NAMM: New product overview

With the third day of the 2007 Winter NAMM show about to start, we thought we'd give you an at-a-glance, jargon-free overview of some of the big new products that have been launched here…

Native Instruments Traktor Scratch: DJing system
M-Audio Torq Xponent: Djing system
Vestax VCI-100: DJ MIDI controller
Image-Line Deckadance: DJing software

(Note: As you'll gather, there are lots of new DJing products here. Lots and lots of them)

Image-Line FL Studio 7: Updated version of the popular software studio
TerraTec Axon AX 50 USB: Compact guitar-to-MIDI interface
IK Multimedia AmpliTube Jimi Hendrix Edition: A Jimi Hendrix themed version of AmpliTube 2. The clue's in the title
IK Multimedia StompIO: Long-awaited AmplitTube 2 foot controller. It should finally see the light of day in the second quarter of the year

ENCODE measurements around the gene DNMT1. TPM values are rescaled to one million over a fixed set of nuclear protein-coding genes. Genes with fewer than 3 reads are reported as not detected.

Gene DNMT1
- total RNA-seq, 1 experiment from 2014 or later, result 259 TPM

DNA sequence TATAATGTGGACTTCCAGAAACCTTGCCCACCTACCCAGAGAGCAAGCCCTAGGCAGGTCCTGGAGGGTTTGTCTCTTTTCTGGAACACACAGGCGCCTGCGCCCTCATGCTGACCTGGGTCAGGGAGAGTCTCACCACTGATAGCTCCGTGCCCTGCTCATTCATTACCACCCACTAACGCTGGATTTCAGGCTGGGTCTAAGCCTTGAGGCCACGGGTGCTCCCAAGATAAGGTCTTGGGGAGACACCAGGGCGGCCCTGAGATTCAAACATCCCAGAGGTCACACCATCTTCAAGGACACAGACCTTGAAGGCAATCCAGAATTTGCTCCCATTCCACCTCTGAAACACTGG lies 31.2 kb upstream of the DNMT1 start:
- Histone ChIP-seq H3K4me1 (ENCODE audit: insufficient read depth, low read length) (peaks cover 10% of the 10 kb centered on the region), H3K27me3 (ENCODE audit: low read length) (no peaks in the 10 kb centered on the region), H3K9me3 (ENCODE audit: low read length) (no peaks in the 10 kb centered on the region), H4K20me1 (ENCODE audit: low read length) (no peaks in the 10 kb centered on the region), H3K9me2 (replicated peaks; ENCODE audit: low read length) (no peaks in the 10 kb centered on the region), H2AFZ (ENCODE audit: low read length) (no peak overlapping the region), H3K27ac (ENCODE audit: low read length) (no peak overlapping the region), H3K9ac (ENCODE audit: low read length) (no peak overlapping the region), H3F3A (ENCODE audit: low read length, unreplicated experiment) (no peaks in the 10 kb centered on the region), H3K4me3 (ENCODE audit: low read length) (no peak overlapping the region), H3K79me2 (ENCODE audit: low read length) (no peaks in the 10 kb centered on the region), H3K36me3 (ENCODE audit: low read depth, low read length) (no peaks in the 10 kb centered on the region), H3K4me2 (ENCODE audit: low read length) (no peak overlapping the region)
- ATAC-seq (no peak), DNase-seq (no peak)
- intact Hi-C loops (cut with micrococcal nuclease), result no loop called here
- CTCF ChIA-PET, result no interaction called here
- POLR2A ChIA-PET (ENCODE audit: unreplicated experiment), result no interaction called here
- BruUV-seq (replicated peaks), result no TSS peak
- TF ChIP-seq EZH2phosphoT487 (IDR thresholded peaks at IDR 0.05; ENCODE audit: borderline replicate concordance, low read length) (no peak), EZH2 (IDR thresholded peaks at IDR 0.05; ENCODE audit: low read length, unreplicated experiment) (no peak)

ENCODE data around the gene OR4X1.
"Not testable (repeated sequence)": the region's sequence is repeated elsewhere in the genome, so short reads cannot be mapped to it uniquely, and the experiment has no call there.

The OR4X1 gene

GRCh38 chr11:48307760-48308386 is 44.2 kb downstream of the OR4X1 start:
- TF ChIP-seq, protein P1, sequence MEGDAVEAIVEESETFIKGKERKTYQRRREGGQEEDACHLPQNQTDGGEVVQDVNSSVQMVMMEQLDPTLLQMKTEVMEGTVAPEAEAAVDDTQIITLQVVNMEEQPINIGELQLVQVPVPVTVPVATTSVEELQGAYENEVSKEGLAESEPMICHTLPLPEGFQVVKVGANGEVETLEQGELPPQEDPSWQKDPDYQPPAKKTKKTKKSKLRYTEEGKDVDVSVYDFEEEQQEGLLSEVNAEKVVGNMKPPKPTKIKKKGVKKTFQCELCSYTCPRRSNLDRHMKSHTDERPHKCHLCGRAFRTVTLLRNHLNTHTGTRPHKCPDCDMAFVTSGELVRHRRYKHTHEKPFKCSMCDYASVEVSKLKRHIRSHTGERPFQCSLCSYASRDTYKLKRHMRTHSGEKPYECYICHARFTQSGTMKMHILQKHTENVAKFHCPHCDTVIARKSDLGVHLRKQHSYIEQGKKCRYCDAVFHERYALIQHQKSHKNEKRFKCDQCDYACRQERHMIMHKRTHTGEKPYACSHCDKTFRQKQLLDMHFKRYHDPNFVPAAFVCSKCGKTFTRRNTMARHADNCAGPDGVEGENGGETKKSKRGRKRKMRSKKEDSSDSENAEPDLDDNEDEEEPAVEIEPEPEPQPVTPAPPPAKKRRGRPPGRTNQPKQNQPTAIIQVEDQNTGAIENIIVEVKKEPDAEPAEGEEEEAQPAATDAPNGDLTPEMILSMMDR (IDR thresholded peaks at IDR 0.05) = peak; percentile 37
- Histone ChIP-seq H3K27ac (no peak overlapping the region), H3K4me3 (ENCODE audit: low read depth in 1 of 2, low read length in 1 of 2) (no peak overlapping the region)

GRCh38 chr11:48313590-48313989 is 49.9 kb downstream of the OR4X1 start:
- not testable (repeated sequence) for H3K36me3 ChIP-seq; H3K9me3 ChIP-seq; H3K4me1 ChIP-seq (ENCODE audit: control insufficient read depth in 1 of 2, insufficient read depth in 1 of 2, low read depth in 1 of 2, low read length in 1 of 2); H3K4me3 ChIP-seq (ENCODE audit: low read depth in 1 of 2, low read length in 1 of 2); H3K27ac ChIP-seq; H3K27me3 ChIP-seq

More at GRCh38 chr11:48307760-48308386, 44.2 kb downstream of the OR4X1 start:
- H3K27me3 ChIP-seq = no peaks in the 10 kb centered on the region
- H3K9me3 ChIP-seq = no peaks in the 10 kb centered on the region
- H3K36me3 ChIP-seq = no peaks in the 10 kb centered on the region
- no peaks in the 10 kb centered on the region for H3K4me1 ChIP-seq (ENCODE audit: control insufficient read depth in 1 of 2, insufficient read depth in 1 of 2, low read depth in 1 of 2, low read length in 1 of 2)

Arturia Origin: Hardware synth that contains elements of Arturia's soft synths
Arturia Jupiter-8V: A software version of the Roland Jupiter 8. Obviously.
Yamaha Vocaloid2: New version of the 'singing synthesizer'. You probably won't be surprised to learn that it still doesn't sound exactly like the voice of a human
Alesis io|Control: FireWire audio interface and control surface
Alesis MasterControl: Another FireWire audio interface and control surface. Similar to M-Audio's ProjectMix I/O
Tascam FireOne: FireWire audio interface and control surface (there's a pattern emerging here)
UAD-Xpander: Laptop version of the UAD-1 DSP card
GForce Virtual String Machine: String synthesizer emulation. Press the right buttons and it becomes an emulation of the video game classic Breakout
Way Out Ware KikAxxe: Emulation of the ARP Axxe synth

There are plenty of other bits and pieces too, but that about covers the big stuff. If we turn up anything else, we'll let you know…

Ben Rogerson

I’m the Deputy Editor of MusicRadar, having worked on the site since its launch in 2007. I previously spent eight years working on our sister magazine, Computer Music. I’ve been playing the piano, gigging in bands and failing to finish tracks at home for more than 30 years, 24 of which I’ve also spent writing about music and the ever-changing technology used to make it.